I recently had the opportunity to do some contest judging for an unpublished author contest. And many of the entries had the same types of problems, so thought I’d share some of my general opinions here.
Now I’m no expert, and not an editor. But I am a reader and know what I like and what I don’t and I’ve been writing long enough after 40 something books to know what the common mistakes are.
The mistake I saw the most in these entries was lack of pacing. Lack of decent pacing will kill a book. Don’t bore your readers with long, drawn out exposition, or info dumping at the front of the book. Readers don’t need the entire backstory of your characters as a prologue or in the first chapter. Don’t treat your readers like they’re stupid. We don’t need to know every finite detail of your characters’ and story’s history in the first chapter. We can figure it out if you string us along giving us juicy tidbits along the way. We’re smart. Honest. And if you share small pieces of your characters as we move along, it intrigues us and makes us want to read more. If you dump their entire life history in a prologue or first chapter, the mystery is gone and we just don’t care anymore. You might as well just post a sign in your first chapter saying EVERYTHING YOU NEED TO KNOW IS RIGHT HERE–NO NEED TO READ FURTHER. Truly, you don’t want to do that.
Another mistake I found in many of the entries was overly describing…everything, from turn by turn street directions(omg it was like reading GPS directions. *yawn*) to every piece of furniture in a room to the dreaded travelogue. Honestly? We don’t care. Orient us to time and place so we have a good idea of where we are then move the hell on. I don’t care what kind of brocade draperies are in the living room or whether that’s a Queen Anne chair. I don’t care how much research you did into the culture/history/climate/sociology of the country/city/state/town you set your story in, use only what’s absolutely necessary to give the reader a feel for the area, then leave the rest out. If I want to read history, I’ll buy a nonfiction book. If it’s necessary to the storyline, then weave it in there in bits and pieces and make it relevant–don’t dump it into one spot like a truck full of garbage, because it stinks.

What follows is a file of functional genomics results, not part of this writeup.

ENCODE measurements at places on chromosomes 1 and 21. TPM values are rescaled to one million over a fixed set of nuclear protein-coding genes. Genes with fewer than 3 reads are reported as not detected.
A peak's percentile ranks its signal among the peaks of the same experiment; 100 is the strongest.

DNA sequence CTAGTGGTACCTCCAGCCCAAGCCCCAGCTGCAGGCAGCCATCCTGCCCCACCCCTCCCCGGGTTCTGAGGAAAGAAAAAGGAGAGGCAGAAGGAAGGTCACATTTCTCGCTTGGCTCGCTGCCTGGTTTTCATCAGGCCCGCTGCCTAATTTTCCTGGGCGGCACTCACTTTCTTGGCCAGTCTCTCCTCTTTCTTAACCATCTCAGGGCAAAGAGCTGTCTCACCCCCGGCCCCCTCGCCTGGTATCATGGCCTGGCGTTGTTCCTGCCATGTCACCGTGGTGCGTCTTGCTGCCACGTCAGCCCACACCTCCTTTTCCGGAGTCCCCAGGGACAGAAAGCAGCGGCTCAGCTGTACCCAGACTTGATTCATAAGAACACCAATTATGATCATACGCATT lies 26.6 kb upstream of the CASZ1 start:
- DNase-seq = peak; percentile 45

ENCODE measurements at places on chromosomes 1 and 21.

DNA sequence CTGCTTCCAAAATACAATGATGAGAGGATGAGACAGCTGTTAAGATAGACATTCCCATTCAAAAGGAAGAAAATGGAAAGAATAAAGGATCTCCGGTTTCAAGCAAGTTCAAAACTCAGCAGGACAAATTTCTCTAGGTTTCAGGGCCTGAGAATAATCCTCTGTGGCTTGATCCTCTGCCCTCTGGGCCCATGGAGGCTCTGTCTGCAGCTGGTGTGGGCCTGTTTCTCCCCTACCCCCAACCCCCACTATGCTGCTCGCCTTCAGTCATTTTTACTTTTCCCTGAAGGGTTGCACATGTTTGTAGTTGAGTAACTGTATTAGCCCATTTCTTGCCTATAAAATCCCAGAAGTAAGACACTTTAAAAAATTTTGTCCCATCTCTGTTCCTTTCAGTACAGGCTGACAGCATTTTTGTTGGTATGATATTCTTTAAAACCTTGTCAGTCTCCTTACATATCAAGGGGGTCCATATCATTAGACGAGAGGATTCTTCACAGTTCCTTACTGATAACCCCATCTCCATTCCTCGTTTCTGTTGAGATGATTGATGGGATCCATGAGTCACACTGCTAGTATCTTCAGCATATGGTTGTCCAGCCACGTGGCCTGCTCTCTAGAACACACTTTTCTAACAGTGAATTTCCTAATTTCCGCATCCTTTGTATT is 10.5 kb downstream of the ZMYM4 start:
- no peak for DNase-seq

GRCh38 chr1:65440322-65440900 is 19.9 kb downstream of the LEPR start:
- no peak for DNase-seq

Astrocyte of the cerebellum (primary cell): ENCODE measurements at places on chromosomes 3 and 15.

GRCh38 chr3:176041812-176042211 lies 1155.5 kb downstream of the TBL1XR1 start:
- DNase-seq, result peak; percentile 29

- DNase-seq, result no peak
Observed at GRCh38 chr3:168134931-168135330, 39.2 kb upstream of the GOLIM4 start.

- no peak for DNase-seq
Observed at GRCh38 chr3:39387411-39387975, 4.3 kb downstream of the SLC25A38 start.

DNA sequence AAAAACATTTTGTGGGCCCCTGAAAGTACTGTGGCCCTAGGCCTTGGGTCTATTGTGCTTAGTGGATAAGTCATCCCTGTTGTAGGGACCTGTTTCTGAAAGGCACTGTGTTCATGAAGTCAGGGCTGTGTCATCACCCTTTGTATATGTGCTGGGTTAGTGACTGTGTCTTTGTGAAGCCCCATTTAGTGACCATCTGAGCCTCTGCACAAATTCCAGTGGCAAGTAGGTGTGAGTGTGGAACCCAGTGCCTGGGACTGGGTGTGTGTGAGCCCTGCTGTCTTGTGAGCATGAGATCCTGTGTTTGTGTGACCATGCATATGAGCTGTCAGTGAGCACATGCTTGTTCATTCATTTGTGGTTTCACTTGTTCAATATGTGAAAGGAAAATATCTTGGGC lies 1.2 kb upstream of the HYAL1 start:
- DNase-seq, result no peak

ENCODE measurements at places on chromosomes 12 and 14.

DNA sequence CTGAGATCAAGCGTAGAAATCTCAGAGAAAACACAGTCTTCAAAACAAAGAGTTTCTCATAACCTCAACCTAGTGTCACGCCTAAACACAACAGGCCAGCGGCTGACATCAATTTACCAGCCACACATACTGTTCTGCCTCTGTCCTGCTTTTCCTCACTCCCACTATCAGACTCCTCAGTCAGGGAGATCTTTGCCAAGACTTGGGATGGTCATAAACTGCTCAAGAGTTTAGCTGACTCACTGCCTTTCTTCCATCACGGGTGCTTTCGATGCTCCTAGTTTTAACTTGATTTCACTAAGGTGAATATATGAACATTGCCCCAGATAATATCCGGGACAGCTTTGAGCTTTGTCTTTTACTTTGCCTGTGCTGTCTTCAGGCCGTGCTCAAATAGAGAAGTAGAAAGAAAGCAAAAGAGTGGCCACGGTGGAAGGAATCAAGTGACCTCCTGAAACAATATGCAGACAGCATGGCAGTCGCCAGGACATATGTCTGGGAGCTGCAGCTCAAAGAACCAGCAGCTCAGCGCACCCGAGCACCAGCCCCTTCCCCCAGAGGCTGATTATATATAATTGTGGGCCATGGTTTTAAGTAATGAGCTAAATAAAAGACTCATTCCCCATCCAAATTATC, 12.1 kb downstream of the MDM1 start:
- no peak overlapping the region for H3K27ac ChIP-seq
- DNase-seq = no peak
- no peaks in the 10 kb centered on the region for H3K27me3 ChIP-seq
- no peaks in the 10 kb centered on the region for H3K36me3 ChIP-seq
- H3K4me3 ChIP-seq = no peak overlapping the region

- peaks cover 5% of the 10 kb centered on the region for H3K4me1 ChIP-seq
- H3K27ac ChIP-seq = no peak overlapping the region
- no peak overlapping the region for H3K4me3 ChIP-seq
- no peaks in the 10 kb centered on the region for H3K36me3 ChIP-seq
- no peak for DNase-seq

Typos and lousy punctuation and horrible grammar, oh my! If you’re going to submit an entry into a contest that you want to be judged as good enough to be presented to an editor or an agent, you’d better know the basics of story construction. And that means basic grammar, sentence and paragraph structure, how to construct dialogue with quotation marks and dialogue tags and action tags. And if you don’t know these basics then you aren’t ready yet.
Characterization – A story is nothing without its characters. Characters have to come to life on the page. Just having them talk to each other but not really say anything of value, have them move about the page in mundane fashion but with no purpose means you’ve failed to breathe life into your characters. If after three chapters we don’t know who these people are, or worse, we don’t care, then you’re in trouble. Characters who are flat and lifeless won’t engage the reader and won’t compel them to read further. The emotion in your story comes from the characters. Make them three dimensional. Give them a background, a history. Give them flaws and goals to achieve and have them interact with each other. Make them real people with real problems, and have your dialogue reflect that reality. Something should always be at stake with your characters, and each scene should be filled with tension or secrets or desires or needs–something that compels the reader to root for these characters, to wish for them to succeed in their goals. Otherwise reading about them will be as boring as watching paint dry. And I hate watching paint dry.